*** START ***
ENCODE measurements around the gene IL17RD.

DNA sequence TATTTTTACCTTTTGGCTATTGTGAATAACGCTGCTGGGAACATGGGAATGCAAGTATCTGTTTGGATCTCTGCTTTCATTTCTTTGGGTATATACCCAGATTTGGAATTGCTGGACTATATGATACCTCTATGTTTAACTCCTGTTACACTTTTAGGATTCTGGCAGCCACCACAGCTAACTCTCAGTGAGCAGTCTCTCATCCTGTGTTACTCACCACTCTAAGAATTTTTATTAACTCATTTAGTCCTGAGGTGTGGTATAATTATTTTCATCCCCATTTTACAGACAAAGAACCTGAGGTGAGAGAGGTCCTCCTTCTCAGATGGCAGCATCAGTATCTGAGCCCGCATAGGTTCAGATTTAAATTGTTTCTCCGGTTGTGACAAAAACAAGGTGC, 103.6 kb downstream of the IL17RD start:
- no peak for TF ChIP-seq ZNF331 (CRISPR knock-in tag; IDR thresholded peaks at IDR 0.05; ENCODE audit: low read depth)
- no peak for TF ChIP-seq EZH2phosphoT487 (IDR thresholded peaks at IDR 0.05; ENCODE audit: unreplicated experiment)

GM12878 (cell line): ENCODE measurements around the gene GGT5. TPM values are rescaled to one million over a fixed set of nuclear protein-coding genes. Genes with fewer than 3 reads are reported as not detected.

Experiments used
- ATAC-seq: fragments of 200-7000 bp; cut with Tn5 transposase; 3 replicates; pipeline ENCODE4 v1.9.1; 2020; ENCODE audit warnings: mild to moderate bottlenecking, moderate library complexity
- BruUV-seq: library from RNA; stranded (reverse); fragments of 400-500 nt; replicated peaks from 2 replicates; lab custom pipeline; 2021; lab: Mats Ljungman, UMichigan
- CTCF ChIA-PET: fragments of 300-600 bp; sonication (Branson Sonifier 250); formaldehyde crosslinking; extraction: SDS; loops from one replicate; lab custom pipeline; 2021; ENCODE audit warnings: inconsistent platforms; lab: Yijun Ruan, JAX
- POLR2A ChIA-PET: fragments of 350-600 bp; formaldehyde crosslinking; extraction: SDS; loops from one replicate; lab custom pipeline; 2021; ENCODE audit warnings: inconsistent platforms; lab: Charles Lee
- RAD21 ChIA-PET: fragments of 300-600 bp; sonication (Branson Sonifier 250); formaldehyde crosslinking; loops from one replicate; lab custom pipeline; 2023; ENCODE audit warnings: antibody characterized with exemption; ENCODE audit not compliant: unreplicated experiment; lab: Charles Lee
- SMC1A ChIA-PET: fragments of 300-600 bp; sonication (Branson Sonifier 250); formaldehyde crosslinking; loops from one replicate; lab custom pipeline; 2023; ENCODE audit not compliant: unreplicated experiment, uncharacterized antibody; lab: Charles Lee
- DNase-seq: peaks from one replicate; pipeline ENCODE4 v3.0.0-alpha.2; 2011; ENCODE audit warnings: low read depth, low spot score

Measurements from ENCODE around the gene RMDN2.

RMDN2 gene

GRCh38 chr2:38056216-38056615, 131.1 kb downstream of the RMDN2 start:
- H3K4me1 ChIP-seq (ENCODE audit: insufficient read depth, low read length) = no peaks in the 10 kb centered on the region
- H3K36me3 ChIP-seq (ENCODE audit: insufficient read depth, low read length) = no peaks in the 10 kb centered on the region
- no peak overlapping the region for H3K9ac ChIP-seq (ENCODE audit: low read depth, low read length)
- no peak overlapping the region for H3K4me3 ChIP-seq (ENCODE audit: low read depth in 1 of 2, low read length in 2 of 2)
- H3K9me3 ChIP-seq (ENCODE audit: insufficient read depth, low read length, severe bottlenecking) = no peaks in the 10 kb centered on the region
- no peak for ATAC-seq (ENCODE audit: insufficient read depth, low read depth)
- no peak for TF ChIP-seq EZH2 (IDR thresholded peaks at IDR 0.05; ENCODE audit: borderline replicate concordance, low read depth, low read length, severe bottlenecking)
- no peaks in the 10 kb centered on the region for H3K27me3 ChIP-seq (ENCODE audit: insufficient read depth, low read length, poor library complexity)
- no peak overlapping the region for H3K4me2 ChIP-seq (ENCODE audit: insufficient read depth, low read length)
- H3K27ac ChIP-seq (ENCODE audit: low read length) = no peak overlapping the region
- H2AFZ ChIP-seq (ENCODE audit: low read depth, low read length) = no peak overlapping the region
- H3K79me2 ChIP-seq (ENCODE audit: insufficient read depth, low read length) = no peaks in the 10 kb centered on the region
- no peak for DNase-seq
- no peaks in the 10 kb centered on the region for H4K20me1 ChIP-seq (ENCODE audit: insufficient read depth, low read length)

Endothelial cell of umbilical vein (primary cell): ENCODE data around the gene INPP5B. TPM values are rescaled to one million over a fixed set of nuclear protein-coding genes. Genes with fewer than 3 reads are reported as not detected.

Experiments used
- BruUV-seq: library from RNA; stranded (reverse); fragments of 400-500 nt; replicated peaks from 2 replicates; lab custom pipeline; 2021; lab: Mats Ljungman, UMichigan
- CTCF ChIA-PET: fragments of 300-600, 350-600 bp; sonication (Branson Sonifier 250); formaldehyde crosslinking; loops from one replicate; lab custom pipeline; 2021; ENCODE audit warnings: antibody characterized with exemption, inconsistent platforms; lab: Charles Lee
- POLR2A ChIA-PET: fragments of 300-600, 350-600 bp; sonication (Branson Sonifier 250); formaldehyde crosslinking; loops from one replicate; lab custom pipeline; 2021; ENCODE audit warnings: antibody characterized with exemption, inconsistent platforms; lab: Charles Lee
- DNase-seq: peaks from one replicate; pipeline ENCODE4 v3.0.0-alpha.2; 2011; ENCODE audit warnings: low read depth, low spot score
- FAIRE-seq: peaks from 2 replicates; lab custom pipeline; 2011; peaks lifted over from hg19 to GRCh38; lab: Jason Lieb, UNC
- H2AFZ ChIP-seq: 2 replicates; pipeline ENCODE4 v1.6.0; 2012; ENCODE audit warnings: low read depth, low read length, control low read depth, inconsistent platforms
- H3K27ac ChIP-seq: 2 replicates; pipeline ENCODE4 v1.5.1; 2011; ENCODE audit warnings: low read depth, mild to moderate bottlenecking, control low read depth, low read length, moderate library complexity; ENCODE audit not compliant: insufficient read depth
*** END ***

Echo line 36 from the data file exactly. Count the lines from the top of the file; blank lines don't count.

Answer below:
- DNase-seq: peaks from one replicate; pipeline ENCODE4 v3.0.0-alpha.2; 2011; ENCODE audit warnings: low read depth, low spot score